Some of the greatest artists of all time have created simply because they needed to in order to not drive themselves mad. Write, draw, paint, sing loudly and out of tune. It doesn’t have to be a masterpiece, it just has to be honest.

Explore new opportunities

Years ago when bedridden, with little physical energy I bought a laptop – my only way to connect to the outside world. It came loaded with a version of Photoshop Elements, a program I had never used in my life, but with a head full of ideas and no way to act on them what did I have to lose?

I started playing around with stock images, blending and merging, changing colours, creating worlds that didn’t exist. I watched videos and read tutorials, practiced, experimented and grew. As my health improved I started shooting my own images to edit. I have since studied and exhibited at a dedicated photography college, edited photos professionally, collaborated with other artists and completed several bodies of work. At the time I was picking up the only tools that were accessible to me, now I can’t imagine my life without it.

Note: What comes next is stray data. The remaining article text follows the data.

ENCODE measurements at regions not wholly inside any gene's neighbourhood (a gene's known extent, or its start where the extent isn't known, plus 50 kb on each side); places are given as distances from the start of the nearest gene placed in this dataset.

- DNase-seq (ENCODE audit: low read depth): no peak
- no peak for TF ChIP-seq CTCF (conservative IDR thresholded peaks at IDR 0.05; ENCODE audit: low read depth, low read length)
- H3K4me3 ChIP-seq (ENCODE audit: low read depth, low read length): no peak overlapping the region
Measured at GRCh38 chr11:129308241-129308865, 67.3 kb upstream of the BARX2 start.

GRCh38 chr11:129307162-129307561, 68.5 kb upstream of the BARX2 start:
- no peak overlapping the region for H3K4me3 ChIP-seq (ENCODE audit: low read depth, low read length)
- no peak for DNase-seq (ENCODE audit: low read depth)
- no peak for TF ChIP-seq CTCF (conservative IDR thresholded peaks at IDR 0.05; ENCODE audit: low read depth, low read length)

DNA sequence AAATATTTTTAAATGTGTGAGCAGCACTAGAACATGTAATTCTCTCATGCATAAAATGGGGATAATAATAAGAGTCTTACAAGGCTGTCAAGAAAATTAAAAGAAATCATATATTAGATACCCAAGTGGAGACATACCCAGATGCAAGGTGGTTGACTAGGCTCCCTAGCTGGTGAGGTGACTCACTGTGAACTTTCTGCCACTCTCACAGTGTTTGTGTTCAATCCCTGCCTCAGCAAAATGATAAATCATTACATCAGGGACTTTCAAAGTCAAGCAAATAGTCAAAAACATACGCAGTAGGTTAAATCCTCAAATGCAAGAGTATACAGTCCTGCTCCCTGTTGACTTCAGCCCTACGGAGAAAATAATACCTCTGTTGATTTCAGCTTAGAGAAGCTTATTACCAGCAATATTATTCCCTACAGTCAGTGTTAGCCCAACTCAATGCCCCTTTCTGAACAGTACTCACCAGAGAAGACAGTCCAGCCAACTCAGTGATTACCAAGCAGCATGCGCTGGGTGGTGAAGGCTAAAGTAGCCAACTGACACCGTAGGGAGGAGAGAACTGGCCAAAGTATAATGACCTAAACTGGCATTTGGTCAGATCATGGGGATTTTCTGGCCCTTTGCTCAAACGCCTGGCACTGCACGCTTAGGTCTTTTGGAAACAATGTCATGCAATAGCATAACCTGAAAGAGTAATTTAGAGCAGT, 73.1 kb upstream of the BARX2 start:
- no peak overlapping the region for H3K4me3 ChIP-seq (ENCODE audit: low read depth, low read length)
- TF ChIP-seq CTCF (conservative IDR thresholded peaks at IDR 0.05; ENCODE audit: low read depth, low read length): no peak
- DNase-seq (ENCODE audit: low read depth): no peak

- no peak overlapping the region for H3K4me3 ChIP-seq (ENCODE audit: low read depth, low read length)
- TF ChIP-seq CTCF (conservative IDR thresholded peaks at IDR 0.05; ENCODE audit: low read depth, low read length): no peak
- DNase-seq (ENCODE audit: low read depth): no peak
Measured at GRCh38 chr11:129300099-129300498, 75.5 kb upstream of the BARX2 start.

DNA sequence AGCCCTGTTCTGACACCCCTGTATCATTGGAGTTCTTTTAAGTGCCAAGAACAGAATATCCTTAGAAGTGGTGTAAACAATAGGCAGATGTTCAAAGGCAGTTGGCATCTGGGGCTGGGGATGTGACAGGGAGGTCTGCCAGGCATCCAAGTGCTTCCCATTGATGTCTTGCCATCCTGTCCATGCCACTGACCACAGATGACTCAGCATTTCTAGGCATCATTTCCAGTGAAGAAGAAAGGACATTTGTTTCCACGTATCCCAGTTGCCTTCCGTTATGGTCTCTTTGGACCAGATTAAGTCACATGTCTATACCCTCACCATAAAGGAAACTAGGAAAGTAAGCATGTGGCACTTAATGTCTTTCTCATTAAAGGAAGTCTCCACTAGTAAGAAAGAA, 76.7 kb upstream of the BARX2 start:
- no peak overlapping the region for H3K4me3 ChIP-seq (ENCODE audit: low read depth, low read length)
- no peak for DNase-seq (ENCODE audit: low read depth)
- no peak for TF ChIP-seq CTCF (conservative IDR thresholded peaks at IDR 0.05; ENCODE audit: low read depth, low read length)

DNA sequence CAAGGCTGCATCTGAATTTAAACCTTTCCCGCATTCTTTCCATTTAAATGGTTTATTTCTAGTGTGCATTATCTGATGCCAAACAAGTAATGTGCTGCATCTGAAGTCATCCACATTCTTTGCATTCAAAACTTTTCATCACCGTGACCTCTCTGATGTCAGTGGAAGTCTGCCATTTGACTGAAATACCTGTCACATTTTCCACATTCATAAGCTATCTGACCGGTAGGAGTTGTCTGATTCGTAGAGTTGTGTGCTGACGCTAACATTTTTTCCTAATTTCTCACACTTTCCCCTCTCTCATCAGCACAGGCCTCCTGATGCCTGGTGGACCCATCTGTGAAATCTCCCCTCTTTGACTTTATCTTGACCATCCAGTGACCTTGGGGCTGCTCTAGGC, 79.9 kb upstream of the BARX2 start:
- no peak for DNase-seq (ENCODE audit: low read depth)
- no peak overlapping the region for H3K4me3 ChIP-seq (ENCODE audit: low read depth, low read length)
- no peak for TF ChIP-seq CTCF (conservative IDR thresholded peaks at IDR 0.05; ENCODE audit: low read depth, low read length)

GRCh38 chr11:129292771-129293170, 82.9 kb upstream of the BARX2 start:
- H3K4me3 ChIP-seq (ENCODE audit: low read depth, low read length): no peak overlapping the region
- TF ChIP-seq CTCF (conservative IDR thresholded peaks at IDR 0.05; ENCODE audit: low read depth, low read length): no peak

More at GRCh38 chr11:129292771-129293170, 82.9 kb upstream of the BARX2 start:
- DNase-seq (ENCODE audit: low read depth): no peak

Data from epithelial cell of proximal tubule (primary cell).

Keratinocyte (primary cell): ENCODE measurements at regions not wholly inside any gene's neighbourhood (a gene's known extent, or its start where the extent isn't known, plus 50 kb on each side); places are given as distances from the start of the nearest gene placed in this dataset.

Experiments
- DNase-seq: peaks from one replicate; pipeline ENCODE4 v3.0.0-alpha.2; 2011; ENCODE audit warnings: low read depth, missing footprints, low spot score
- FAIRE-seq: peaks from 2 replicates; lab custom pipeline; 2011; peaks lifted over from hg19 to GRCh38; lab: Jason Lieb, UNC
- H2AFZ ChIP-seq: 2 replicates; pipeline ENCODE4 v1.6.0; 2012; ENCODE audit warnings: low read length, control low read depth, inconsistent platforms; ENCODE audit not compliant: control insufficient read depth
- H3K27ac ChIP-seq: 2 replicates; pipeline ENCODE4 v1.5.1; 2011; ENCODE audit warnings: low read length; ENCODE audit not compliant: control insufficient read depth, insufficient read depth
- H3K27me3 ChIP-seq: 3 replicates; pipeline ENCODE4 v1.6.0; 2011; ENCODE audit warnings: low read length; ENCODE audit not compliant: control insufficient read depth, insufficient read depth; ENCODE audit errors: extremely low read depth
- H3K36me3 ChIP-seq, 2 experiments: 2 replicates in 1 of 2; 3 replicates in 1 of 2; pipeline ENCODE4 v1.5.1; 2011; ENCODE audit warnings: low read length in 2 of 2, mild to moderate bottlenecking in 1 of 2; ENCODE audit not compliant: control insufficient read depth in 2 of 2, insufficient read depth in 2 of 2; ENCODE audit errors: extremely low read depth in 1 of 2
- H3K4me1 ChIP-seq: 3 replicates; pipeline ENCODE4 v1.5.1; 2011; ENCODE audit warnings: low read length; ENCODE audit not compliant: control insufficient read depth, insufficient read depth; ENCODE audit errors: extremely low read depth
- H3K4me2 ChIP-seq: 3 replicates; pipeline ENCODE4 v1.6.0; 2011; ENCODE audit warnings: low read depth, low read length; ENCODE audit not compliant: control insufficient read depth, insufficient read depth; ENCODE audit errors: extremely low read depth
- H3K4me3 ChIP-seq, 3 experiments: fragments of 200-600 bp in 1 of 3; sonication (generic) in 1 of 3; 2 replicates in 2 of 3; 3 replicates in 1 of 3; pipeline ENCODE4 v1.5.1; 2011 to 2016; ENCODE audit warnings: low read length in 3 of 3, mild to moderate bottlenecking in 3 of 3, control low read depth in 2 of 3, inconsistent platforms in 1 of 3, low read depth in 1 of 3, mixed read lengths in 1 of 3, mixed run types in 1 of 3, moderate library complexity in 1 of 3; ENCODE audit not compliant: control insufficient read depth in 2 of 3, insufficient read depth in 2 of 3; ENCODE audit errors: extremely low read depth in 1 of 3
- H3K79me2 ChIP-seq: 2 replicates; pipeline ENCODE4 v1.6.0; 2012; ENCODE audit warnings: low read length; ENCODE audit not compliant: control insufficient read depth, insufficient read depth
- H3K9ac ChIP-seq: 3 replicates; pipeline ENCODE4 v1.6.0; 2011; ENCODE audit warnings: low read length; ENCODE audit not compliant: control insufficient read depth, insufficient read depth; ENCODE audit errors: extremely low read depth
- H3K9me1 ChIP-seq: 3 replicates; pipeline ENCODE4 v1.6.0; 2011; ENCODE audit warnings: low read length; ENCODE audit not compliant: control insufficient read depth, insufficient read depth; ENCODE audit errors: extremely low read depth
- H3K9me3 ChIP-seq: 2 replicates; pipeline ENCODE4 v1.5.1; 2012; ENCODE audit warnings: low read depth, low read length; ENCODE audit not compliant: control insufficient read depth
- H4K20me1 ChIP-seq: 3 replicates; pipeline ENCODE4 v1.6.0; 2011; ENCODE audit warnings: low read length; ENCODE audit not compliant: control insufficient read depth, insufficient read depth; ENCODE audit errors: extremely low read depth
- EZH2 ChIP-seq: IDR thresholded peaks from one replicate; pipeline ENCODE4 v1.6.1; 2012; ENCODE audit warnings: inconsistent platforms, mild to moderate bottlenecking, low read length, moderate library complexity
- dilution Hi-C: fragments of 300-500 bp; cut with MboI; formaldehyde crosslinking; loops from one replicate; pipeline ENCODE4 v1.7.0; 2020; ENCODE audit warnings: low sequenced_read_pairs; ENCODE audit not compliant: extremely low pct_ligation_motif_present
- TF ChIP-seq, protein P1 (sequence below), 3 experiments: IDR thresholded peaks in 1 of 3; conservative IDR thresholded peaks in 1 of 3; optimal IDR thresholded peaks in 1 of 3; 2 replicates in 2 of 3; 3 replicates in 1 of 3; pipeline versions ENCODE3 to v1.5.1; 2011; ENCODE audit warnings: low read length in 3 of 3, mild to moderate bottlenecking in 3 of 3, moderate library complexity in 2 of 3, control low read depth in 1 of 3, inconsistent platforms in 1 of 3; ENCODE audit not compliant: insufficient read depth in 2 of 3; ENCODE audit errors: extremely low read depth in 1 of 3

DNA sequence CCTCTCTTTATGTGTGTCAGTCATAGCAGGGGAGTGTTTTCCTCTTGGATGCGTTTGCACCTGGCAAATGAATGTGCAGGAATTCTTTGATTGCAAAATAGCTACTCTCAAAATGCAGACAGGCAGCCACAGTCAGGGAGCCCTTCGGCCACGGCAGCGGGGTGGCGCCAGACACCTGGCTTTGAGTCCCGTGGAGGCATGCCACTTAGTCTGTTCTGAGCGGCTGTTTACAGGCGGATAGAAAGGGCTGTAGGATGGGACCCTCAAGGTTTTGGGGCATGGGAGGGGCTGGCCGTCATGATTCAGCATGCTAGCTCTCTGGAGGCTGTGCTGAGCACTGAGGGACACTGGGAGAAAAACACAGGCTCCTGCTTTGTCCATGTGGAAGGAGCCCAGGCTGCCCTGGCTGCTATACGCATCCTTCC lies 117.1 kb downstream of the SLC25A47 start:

“speak quietly to yourself & promise there will be better days. whisper gently to yourself and provide assurance that you really are extending your best effort. console your bruised and tender spirit with reminders of many other successes. offer comfort in practical and tangible ways – as if you were encouraging your dearest friend. recognize that on certain days the greatest grace is that the day is over and you get to close your eyes. tomorrow comes more brightly…”

Mary Anne Radmacher

Even with all these things in place, bad days will happen. Let them. No one is good all the time. Let yourself feel the grief or the frustration or whatever it is that needs to be felt but remember that it will pass. Your limitations are part of who you are but they are not all of who you are.

The honest truth is that each of these things has worked for me at times and equally each of them hasn’t worked for me at others. Nothing I have found works every time and that’s ok. I’m learning to listen to my mind and body, to know when to push through and when to let go. I’m hoping some of these ideas will speak to you in times when you feel stuck.